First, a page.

On Wednesday morning we got up early and hiked [from where we were staying] up Sugar Loaf Mountain. I am so glad we did this – it was stunning. From here we could see: Coffee Pot Rock, Chimney Rock, Bell Rock, Catherdral Rock … you get the picture. We still haven’t seen any snakes but did see squirrels, lizards and beetles.
After a cold shower we headed into Town and had a wander around. We went into the Art Gallery and saw gorgeous, gorgeous sculptures and talked to a woman who worked there who used to live in Auckland and work in a restaurant on Symonds Street … that small world again. There was fabulous art everywhere in Sedona. It is also very spiritual and people pilgrim here for Vortex’s, yoga retreats and a variety of health retreats.
For lunch we headed out to Up the Creek Cafe (a lady at the top of Sugar Loaf Mountain told us to go there!). It was such a gorgeous place and once we were seated we noticed that the trees were full of humming birds, and that they had feeders hanging on the eave of the building so they were just that much closer. It was memorising watching them. The food was great, and we were pleased to see NZ wine (The Ned) on the menu. We actually had the local craft beer which was great. I was talking the to waitress and she was fascinated by our travels and said that she had never had a passport! Can you image that! She had however heard of NZ and how beautiful it is, so that was something.
After lunch we headed to Chapel of the Holy Cross. It is a very small chapel perched high in the rocks – you can’t help but experience the peace and serenity. With fabulous views out to Cathedral Rock and ‘the Courthouse’ rock, we added to our ‘horizon tour’ of Sedona. When you walk in the huge front doors and see the fabulous stained glass windows … you just want to sit a bit, and reflect.
So two nights in Sedona [which wasn’t enough] and we are on our way back. One more hike to do – Devil’s bridge. The hike in was reasonably easy, the last little bit that is vertical – was challenging for me (not liking heights has become a thing!). Once up there Colin was keen as to get out there on the bridge. Not for me – I hid! There were a few other people there (not tooooo busy as we came early) but at least someone could take his picture – I couldn’t even do that! I also couldn’t watch as people sat on the edge, hung their legs over and just generally tempted fate!!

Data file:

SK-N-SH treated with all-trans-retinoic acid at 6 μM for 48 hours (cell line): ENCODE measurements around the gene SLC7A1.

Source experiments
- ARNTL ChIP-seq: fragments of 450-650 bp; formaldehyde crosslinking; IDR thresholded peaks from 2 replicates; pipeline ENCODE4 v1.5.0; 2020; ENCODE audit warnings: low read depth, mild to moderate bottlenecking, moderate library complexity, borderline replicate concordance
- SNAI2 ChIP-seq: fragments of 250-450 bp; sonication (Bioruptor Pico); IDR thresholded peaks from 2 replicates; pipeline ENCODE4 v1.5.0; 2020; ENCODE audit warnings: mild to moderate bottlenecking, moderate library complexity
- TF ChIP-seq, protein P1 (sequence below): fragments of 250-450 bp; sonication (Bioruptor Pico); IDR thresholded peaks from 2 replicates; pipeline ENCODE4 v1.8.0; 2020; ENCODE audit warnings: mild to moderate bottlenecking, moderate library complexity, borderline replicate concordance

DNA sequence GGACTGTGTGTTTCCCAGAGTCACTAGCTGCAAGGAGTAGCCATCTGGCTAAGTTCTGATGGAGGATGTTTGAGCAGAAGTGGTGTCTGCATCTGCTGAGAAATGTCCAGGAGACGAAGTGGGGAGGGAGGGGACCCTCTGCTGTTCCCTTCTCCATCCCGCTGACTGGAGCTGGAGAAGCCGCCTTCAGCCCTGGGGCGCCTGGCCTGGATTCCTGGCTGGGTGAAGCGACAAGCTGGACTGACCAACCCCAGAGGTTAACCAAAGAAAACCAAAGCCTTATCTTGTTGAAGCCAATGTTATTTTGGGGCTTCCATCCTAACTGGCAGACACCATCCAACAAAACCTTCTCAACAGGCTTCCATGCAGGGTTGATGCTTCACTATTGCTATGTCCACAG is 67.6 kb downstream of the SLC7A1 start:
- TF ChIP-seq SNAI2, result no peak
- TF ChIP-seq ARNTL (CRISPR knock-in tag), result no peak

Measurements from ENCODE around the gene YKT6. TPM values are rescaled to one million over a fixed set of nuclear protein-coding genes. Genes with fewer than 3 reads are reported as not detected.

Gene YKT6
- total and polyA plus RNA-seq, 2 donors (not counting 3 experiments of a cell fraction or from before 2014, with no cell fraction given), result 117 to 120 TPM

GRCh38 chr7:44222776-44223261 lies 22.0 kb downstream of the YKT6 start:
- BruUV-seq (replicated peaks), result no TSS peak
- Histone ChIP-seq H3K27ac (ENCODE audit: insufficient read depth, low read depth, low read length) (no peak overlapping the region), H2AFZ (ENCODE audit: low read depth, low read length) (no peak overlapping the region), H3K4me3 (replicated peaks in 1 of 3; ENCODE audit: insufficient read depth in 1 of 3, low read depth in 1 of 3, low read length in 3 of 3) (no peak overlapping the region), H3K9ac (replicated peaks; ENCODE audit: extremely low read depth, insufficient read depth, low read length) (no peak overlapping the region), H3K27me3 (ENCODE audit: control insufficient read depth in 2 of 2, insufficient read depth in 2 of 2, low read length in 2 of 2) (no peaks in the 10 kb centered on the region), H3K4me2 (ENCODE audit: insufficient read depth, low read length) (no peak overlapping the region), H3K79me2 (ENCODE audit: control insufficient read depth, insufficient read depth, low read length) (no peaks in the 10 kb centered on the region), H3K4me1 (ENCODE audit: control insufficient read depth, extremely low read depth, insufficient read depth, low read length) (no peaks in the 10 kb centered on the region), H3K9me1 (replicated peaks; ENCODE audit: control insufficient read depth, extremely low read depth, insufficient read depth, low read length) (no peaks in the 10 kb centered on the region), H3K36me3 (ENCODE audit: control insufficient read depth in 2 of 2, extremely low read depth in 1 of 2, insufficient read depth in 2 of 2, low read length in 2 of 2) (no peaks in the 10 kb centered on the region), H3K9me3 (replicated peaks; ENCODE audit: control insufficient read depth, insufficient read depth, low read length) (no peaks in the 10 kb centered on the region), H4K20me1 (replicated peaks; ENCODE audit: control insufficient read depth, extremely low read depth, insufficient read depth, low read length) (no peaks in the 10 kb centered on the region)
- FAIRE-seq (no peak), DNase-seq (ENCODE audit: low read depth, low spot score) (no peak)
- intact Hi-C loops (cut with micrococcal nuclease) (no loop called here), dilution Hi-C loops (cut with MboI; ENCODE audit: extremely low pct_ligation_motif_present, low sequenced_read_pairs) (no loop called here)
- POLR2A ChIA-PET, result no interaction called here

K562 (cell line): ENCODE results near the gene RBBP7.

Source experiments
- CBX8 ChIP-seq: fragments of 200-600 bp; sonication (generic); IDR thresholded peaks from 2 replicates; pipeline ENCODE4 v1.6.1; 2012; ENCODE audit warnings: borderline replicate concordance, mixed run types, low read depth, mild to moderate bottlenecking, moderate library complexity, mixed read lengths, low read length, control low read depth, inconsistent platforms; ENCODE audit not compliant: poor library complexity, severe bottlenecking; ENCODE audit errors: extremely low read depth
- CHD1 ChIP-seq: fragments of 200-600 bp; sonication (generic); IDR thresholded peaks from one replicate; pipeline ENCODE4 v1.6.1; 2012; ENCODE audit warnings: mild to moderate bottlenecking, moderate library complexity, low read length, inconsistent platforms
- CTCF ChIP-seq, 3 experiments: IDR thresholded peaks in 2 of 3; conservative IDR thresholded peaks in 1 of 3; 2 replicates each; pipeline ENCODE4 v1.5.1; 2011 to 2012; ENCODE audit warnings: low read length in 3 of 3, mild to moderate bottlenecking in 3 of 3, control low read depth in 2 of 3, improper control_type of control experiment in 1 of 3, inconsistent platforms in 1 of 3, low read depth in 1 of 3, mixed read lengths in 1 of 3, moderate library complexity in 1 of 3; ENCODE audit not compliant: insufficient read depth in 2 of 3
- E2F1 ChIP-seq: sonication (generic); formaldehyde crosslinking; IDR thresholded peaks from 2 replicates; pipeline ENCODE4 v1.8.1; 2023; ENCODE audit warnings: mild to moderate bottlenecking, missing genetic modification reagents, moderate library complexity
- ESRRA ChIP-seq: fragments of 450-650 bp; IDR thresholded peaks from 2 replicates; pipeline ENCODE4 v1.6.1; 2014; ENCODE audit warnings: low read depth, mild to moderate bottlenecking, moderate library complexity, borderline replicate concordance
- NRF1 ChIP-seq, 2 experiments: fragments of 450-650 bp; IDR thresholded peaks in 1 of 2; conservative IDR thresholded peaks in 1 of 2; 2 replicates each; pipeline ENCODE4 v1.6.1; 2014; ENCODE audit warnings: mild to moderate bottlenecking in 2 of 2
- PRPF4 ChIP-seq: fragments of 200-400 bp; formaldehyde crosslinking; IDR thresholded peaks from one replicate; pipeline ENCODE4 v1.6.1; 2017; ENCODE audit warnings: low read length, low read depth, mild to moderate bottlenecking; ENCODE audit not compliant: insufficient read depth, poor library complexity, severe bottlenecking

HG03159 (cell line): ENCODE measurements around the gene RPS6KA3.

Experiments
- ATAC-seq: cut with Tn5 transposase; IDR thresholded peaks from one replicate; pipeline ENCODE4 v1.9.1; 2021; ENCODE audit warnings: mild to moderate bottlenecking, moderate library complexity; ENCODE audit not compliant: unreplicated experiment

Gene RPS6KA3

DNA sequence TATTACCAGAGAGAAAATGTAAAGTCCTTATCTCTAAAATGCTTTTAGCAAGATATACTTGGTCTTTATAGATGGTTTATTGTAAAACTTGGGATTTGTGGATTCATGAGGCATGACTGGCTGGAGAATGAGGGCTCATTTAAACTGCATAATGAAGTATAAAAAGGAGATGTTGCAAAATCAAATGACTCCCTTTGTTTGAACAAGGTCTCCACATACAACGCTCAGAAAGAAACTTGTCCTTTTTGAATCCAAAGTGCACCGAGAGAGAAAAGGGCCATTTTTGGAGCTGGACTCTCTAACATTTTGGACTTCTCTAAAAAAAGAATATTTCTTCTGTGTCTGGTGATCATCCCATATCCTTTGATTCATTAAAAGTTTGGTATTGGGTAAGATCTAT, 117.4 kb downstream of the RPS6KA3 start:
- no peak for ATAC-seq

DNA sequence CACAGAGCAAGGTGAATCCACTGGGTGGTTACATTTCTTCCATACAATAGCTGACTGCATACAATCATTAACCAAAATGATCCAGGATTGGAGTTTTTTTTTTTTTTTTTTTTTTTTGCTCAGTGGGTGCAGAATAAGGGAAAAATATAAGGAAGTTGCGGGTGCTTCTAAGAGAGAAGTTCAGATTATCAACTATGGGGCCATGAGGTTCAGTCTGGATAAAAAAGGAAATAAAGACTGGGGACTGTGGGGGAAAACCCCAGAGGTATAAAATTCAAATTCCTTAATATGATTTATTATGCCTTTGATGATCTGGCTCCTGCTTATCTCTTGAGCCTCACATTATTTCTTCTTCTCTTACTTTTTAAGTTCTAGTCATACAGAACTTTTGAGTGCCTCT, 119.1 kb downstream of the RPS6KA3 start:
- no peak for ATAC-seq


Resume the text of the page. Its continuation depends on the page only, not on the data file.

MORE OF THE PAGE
We met a lovely couple up there from West Virginia. We chatted with them all the way back to the car park and really enjoyed their company – hopefully if we are in their part of town, will catch up with them again.
Heading ‘home’ to Las Vegas we stopped at the famous ‘Road Runner’ cafe on Route 66 (Seligman) and took another round of Route 66 photos.
It was a long drive back through more monsoons, and along some very straight highways (where you can drive at 130km – but not when it’s raining hard!).
The Arizona landscape is pretty wild, unfriendly (in the way of farming) and generally a bit boring (well at least from the I93!)! It might look a whole lot better with snow on the mountians?!?
So we are safely back ‘home’ and will re-charge by the pool for the next few days 🙂
2 thoughts on “We’ve been to Arizona … home of the Grand Canyon!”
Your photos are wonderful. Loved all the scenery etc but in particular all the statues were amazing. I do wish we had more quirky and eye catching ones here in Auckland.
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I have some more art to share in my next blog from Boulder … stand by!